However, as Ms. Young is so wont to do, you care about Mena too much to be that cruel to her; having her face the truth all at once would be akin to telling a five-year-old that there is no Santa Claus with no warning and no suspicion on the child’s part. So you root for Mena’s every act of defiance, no matter how small, and cheer every discovery she makes. Except something happens as Mena makes each discovery. Mena gets angry. When Mena gets angry, the story changes completely. No longer is it a boarding school mystery. Instead, it becomes a bit of a revenge story wherein the rules you thought you knew do not apply, and all you can do is hold on for the ride as Mena and her friends go on a rampage for answers and justice.
Through Mena and Girls With Sharp Sticks, Ms. Young channels all the rage and terror you have ever felt at being told to be a good girl, that boys will be boys, at being ignored in the classroom or the conference room, for being interrupted, for being called a bitch, for being told to smile, for being told to cover up, for being told you don’t cover up enough. She channels it for you and allows you some relief at watching Mena fight for all the times you couldn’t. It is every bit as empowering as the other angry novels, but it is also cathartic to watch the girls become aware and then take action. It might not be as easy in the real world to do something like what Mena and her friends do, but it certainly feels good to watch someone do something.
Ally Condie does not strike me as an angry person. In fact, based on her social media postings, she seems perfectly lovely. With a gorgeous family and close-knit set of friends, her posts exude happiness. Something must have been bothering her while she was writing her latest novel, however, because it is the epitome of an angry novel.
The titular character of The Last Voyage of Poe Blythe is an unhappy woman. She loses her one love during a raid and funnels all her pain and rage about that loss into seeking revenge of the bloodiest, most brutal kind. Poe is extremely capable, intelligent, and crafty, and she doesn’t give a damn about anything. It is sort of awesome.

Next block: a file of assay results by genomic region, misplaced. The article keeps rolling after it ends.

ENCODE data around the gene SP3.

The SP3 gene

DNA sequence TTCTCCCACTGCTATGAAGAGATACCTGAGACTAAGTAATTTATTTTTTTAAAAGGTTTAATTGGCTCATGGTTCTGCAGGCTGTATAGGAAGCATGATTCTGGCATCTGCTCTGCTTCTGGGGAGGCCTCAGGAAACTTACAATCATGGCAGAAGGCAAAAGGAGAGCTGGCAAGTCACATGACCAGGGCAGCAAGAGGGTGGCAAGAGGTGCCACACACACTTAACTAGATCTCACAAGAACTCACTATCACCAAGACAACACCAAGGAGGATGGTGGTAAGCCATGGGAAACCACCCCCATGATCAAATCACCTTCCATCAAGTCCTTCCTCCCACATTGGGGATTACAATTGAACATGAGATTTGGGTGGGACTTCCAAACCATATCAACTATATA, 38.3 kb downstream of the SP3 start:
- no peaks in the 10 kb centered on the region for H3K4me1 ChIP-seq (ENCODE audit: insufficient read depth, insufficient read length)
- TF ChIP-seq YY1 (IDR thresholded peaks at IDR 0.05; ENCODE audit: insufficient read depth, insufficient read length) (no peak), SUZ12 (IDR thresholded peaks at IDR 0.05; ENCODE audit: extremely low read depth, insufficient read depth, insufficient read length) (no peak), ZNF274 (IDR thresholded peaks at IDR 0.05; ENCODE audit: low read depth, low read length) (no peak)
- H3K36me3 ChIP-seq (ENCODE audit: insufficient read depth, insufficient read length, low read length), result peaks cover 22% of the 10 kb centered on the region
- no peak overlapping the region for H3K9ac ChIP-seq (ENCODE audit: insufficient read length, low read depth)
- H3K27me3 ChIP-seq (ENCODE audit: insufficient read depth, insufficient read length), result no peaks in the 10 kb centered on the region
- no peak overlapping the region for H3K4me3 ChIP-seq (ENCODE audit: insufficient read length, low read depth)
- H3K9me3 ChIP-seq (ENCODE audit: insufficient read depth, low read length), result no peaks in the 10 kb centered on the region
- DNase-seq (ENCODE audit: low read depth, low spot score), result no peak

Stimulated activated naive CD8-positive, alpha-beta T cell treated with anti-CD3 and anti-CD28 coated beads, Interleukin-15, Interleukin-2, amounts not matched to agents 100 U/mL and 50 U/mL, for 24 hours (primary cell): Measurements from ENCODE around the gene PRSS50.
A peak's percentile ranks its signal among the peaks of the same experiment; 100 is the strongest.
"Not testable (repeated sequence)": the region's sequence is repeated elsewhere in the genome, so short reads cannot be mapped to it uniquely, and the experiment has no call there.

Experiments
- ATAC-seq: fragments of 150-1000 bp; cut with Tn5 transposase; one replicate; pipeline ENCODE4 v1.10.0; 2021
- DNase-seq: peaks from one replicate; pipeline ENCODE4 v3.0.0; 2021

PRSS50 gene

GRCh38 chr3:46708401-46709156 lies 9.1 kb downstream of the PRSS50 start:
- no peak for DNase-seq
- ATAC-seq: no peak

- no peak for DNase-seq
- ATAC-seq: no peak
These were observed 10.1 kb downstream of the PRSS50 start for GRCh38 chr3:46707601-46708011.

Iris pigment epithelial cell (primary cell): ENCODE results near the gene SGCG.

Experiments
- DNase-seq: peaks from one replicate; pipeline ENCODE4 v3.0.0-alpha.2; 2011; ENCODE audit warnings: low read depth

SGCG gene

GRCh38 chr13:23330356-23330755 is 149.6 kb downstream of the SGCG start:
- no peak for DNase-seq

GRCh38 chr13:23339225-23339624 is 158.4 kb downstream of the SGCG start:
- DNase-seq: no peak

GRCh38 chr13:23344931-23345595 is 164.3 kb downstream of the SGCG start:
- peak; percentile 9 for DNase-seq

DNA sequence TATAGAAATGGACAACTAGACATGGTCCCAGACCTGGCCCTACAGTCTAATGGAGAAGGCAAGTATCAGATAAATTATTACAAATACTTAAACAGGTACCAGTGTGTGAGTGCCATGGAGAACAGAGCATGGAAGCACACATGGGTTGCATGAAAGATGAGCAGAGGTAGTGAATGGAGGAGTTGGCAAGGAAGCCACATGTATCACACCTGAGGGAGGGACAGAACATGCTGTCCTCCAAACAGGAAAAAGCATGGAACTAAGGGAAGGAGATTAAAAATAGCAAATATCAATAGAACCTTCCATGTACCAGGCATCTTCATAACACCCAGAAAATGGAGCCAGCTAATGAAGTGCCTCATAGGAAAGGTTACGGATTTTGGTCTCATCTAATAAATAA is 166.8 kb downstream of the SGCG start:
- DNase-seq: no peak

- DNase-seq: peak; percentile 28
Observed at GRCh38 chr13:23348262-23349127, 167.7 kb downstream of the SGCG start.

Wherein all the other novels on this list start with women who are not angry and become so as they understand hard truths, Poe’s story is one of reversal. Poe already understands the hard truths. Hers is a journey to remember her humanity. Poe reminds us there is a balance to working through your anger, that to let it consume you means the bad guys win. It is every bit as timely a message as is the messages to fight against the injustices of the world and is perhaps the most important message of all.
Unfortunately, The Last Voyage of Poe Blythe is the weakest of these angry novels. The fault lies not in the writing but in the lack of world-building. We have no frame of reference for the setting, no history to let us know if this is an alternate universe, the future, or a re-imagined past. There are clues, but the gaps are wide, requiring a bit too much imagination which then does not allow you to sink into the story as you should. The secondary characters are weak, providing inadequate support for Poe’s formidable character. The plot is simple, a bit too much soo, and while the action is hot and heavy, the lack of plot becomes obvious the further into the novel you go. It isn’t a bad novel, but when compared to the other angry author novels out there, it falls short.
Angry women rule. More importantly, angry women will make the world a better place. It is possible to take your anger too far, to let it consume you to the point of irrationality, as we see with Poe, but for the most part, angry women find ways to achieve their goals no matter what it takes. They are fierce, clever, and ruthless when necessary. They are awake and aware. Best of all, angry women write some seriously amazing novels.
I love this round-up! I have the Spooner book checked out now — I am not usually interested in Robin Hood retellings, but several women of my acquaintance have said it’s feminist and amazing as hell. These sound amazing. I’m going to have to make some revisions to the draft list I’ve made of books to get on my library trip tomorrow.
I thought the Spooner book was amazing, but I did read that others thought it was not feminist enough. I loved it. The Condie novel is, I feel, the weakest of the bunch, but the others are outstanding!
They all sound good! Did you listen to any of these on audio? I’m always looking for audio recommendations.
These are all print versions. I tend to not review audiobooks, not that I have listened to any in recent months.